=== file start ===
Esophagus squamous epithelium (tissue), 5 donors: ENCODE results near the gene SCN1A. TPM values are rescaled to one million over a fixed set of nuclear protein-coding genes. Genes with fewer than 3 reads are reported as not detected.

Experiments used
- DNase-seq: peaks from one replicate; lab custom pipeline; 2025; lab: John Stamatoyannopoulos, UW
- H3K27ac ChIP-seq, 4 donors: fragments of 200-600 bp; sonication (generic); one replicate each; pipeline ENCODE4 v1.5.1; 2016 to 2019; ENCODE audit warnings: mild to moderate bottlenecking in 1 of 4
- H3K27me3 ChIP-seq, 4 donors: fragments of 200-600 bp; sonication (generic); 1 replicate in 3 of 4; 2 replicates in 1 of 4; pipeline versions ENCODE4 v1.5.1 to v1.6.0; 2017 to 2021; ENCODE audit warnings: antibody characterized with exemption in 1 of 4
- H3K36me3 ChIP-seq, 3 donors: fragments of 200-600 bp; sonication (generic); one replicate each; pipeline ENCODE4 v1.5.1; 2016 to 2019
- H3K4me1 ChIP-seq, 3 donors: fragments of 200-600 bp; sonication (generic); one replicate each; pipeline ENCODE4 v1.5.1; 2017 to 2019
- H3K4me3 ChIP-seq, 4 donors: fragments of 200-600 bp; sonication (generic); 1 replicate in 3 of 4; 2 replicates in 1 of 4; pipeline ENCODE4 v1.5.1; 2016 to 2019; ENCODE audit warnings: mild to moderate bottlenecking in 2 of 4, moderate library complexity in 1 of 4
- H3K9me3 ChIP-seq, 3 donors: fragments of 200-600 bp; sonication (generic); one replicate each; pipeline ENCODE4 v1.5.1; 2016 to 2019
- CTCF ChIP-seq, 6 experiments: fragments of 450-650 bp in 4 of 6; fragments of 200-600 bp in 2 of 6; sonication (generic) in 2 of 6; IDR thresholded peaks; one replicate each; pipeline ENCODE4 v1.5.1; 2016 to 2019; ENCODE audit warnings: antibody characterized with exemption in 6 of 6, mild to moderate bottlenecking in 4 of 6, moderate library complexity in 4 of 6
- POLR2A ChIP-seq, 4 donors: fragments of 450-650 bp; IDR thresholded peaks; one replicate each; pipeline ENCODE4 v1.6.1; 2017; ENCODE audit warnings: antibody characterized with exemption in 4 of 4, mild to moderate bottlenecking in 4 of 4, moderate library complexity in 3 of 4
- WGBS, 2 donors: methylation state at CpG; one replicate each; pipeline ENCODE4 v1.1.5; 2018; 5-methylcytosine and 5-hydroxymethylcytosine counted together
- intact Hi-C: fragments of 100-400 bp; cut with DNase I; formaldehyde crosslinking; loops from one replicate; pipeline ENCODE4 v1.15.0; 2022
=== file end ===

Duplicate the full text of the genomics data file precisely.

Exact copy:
Esophagus squamous epithelium (tissue), 5 donors: ENCODE results near the gene SCN1A. TPM values are rescaled to one million over a fixed set of nuclear protein-coding genes. Genes with fewer than 3 reads are reported as not detected.

Experiments used
- DNase-seq: peaks from one replicate; lab custom pipeline; 2025; lab: John Stamatoyannopoulos, UW
- H3K27ac ChIP-seq, 4 donors: fragments of 200-600 bp; sonication (generic); one replicate each; pipeline ENCODE4 v1.5.1; 2016 to 2019; ENCODE audit warnings: mild to moderate bottlenecking in 1 of 4
- H3K27me3 ChIP-seq, 4 donors: fragments of 200-600 bp; sonication (generic); 1 replicate in 3 of 4; 2 replicates in 1 of 4; pipeline versions ENCODE4 v1.5.1 to v1.6.0; 2017 to 2021; ENCODE audit warnings: antibody characterized with exemption in 1 of 4
- H3K36me3 ChIP-seq, 3 donors: fragments of 200-600 bp; sonication (generic); one replicate each; pipeline ENCODE4 v1.5.1; 2016 to 2019
- H3K4me1 ChIP-seq, 3 donors: fragments of 200-600 bp; sonication (generic); one replicate each; pipeline ENCODE4 v1.5.1; 2017 to 2019
- H3K4me3 ChIP-seq, 4 donors: fragments of 200-600 bp; sonication (generic); 1 replicate in 3 of 4; 2 replicates in 1 of 4; pipeline ENCODE4 v1.5.1; 2016 to 2019; ENCODE audit warnings: mild to moderate bottlenecking in 2 of 4, moderate library complexity in 1 of 4
- H3K9me3 ChIP-seq, 3 donors: fragments of 200-600 bp; sonication (generic); one replicate each; pipeline ENCODE4 v1.5.1; 2016 to 2019
- CTCF ChIP-seq, 6 experiments: fragments of 450-650 bp in 4 of 6; fragments of 200-600 bp in 2 of 6; sonication (generic) in 2 of 6; IDR thresholded peaks; one replicate each; pipeline ENCODE4 v1.5.1; 2016 to 2019; ENCODE audit warnings: antibody characterized with exemption in 6 of 6, mild to moderate bottlenecking in 4 of 6, moderate library complexity in 4 of 6
- POLR2A ChIP-seq, 4 donors: fragments of 450-650 bp; IDR thresholded peaks; one replicate each; pipeline ENCODE4 v1.6.1; 2017; ENCODE audit warnings: antibody characterized with exemption in 4 of 4, mild to moderate bottlenecking in 4 of 4, moderate library complexity in 3 of 4
- WGBS, 2 donors: methylation state at CpG; one replicate each; pipeline ENCODE4 v1.1.5; 2018; 5-methylcytosine and 5-hydroxymethylcytosine counted together
- intact Hi-C: fragments of 100-400 bp; cut with DNase I; formaldehyde crosslinking; loops from one replicate; pipeline ENCODE4 v1.15.0; 2022